Lynne has substantially raised the stakes for country, pop and r&b here.
Tim Nelson 2008
Let's assume that your world is not full of grace and beauty and love. Let's assume that you travelled home on some choked arterial to a street spotted with dog mess, road works and crack deals after a day spam-full of electronic gibbering and all the malevolent authorities of hell. And let's assume that instead of blowing your mind out with something lethal, you put on the new Shelby Lynne album and were surprised to find yourself in a happier ending. This may seem strange because Just A Little Lovin', a collection of Dusty Springfield covers, is not, for the most part, a happy record, yet the spirit that Lynne, her four-piece band and recording collaborators, including legendary producer Phil Ramone, conjure up here is nothing short of miraculous.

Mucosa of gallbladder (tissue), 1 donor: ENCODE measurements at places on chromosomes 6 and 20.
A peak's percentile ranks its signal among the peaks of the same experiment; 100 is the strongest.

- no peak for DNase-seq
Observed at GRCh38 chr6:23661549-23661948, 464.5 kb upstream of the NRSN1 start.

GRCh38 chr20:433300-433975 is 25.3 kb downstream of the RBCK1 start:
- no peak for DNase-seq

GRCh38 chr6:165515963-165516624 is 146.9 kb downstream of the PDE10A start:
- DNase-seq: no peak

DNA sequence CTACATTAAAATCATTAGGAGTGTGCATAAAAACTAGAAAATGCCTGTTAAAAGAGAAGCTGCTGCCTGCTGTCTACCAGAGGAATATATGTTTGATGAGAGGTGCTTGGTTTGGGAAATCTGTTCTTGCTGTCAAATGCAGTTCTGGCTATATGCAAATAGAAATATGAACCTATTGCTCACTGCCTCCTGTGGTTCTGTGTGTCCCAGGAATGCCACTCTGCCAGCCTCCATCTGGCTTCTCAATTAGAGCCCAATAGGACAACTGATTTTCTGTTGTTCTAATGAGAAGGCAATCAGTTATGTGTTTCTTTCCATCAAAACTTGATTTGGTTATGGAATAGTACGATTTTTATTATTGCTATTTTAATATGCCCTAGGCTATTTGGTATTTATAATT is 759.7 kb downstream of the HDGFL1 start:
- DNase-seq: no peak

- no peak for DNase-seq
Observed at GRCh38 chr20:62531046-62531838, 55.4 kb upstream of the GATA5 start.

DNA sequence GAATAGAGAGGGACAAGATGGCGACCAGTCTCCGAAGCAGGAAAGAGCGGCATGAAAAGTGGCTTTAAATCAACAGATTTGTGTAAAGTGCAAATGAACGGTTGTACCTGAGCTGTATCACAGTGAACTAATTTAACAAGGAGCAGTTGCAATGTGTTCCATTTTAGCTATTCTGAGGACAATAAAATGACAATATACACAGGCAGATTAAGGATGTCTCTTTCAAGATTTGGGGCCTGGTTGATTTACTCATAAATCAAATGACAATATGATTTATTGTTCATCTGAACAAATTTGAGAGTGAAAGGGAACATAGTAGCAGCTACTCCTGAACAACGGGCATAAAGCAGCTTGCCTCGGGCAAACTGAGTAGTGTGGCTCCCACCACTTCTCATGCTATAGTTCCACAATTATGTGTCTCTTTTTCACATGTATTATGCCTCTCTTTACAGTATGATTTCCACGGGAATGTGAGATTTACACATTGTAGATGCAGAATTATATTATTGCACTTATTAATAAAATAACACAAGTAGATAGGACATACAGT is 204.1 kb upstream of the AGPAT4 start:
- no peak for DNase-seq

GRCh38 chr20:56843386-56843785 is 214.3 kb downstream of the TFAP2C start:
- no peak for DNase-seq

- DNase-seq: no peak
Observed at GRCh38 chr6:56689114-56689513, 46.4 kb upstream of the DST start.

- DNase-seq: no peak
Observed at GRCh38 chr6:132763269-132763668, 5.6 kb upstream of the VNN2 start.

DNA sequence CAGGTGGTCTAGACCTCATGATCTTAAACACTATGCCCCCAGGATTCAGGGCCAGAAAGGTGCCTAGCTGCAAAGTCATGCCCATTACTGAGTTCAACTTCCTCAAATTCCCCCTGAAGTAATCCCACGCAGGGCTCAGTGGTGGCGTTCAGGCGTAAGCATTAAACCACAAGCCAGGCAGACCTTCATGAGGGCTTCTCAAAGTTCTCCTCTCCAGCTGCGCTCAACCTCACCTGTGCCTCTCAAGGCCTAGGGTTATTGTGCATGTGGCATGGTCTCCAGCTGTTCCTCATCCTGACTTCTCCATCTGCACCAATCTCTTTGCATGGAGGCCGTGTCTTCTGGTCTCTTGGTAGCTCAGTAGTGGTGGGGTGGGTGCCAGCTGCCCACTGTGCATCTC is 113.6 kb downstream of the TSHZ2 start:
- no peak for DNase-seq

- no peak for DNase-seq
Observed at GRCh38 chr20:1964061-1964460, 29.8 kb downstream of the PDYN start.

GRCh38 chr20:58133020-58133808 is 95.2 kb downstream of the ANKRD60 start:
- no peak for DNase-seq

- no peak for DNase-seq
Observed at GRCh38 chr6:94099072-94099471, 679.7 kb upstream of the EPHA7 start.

Science-fiction writer and cultural commentator J.G. Ballard spoke of the 'death of affect' in the modern world, but Lynne's album is a triumphant resurrection of genuine feeling. Eschewing Pro Tools and the unholy, ultramaximal compression of twenty-first century technology, these arrangements, recorded live at Capitol Studio A using two-inch tape, are a potent reminder of the importance of musical space in conveying nuance and subtle emotion.
Lynne's understated vocals are similarly poignant, revealing the depth of many of Dusty's best-known songs (not just, say, The Look of Love, but the seemingly happy-go-lucky I Only Want To Be With You) that had been drowned out by countless overblown covers, or unearthing the devastation of lesser-known gems such as I Don’t Want to Hear It Any More without resorting to histrionics. Whether this is a last stand or a triumphant rebirth remains to be seen, but Lynne has substantially raised the stakes for country, pop and r&b here, by reminding us that sometimes arguments are won not by screaming yourself hoarse, but by quiet surrender.